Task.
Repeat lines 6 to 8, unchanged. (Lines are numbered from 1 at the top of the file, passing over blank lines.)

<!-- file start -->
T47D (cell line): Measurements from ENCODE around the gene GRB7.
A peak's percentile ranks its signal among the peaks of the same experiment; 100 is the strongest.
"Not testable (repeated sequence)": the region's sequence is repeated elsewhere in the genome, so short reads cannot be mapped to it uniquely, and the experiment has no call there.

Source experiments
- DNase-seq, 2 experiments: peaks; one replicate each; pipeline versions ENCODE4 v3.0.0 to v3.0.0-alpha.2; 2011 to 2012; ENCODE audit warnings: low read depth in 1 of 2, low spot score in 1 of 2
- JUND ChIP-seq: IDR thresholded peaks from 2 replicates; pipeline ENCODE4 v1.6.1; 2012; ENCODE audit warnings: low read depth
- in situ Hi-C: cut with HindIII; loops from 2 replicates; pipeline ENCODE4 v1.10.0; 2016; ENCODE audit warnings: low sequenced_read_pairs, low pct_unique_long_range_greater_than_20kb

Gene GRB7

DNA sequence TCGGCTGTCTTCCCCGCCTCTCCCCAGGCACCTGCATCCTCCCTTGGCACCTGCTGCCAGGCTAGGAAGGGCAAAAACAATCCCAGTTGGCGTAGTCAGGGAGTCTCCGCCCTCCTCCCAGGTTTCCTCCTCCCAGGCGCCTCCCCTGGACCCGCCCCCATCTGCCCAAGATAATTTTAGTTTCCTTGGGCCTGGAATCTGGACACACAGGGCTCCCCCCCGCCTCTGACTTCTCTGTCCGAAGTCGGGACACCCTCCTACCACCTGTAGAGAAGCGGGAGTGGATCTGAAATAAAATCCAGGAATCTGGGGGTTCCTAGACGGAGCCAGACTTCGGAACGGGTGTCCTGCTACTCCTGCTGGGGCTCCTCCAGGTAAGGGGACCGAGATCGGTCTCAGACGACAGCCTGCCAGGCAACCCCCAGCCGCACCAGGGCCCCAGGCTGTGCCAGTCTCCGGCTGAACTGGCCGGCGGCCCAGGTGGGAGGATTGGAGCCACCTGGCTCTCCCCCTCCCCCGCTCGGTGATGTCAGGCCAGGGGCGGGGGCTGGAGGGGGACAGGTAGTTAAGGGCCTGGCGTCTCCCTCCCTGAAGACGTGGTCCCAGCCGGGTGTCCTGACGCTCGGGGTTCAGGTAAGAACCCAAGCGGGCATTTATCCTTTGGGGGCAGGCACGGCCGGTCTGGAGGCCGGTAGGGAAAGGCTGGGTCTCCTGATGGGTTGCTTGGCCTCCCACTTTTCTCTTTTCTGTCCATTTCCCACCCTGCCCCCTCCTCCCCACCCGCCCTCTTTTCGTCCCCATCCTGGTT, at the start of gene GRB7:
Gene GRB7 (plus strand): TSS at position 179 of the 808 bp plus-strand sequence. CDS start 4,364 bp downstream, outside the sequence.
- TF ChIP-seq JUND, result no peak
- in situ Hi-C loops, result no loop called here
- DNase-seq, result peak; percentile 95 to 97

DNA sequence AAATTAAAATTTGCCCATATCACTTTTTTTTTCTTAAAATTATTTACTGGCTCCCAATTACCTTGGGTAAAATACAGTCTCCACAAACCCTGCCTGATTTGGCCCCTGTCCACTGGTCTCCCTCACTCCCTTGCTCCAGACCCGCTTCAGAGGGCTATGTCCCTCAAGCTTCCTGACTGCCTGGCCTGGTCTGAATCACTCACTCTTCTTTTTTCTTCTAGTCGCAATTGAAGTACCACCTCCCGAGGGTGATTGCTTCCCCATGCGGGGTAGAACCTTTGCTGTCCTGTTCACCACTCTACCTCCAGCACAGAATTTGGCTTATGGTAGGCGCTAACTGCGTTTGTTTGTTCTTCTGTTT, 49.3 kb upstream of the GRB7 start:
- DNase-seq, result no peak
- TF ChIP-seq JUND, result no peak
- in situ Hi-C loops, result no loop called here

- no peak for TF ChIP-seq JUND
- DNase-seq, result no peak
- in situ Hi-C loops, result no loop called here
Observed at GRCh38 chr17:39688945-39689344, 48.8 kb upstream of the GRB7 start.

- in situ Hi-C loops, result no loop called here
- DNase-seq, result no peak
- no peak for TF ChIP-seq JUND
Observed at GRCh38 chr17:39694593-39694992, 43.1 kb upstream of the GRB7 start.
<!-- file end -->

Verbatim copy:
- JUND ChIP-seq: IDR thresholded peaks from 2 replicates; pipeline ENCODE4 v1.6.1; 2012; ENCODE audit warnings: low read depth
- in situ Hi-C: cut with HindIII; loops from 2 replicates; pipeline ENCODE4 v1.10.0; 2016; ENCODE audit warnings: low sequenced_read_pairs, low pct_unique_long_range_greater_than_20kb

Gene GRB7